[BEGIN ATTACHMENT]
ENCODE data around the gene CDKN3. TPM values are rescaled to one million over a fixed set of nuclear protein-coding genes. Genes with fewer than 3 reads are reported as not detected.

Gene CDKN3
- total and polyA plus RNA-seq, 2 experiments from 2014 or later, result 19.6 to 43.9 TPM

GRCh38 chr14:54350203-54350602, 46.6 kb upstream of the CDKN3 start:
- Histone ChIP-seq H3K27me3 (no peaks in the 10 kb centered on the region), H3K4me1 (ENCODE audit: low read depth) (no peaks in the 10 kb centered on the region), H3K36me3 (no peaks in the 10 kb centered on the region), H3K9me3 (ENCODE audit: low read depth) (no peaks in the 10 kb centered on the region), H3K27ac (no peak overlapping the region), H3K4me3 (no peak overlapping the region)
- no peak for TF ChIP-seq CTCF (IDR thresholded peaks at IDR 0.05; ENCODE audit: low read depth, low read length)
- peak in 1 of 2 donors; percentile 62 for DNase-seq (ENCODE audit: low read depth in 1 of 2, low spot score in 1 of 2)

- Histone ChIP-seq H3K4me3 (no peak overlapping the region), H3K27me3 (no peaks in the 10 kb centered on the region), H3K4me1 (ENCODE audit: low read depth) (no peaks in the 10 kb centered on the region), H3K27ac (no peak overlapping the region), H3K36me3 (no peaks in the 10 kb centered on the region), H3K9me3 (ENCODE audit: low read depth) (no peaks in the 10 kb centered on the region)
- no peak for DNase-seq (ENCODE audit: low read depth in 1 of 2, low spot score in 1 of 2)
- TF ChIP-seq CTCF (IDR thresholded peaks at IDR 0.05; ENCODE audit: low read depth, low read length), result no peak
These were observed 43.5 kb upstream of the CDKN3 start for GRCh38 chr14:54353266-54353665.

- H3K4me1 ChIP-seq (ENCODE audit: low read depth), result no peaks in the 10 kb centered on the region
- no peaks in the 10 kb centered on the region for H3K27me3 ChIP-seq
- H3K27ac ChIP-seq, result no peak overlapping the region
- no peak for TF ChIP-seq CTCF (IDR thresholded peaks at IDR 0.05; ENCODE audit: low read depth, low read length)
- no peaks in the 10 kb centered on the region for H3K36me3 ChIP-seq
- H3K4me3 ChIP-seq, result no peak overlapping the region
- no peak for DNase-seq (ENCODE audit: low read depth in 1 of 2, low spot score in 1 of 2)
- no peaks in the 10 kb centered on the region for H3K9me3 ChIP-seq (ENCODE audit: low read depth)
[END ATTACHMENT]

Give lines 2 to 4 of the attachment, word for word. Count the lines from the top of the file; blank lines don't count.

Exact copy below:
Gene CDKN3
- total and polyA plus RNA-seq, 2 experiments from 2014 or later, result 19.6 to 43.9 TPM

GRCh38 chr14:54350203-54350602, 46.6 kb upstream of the CDKN3 start: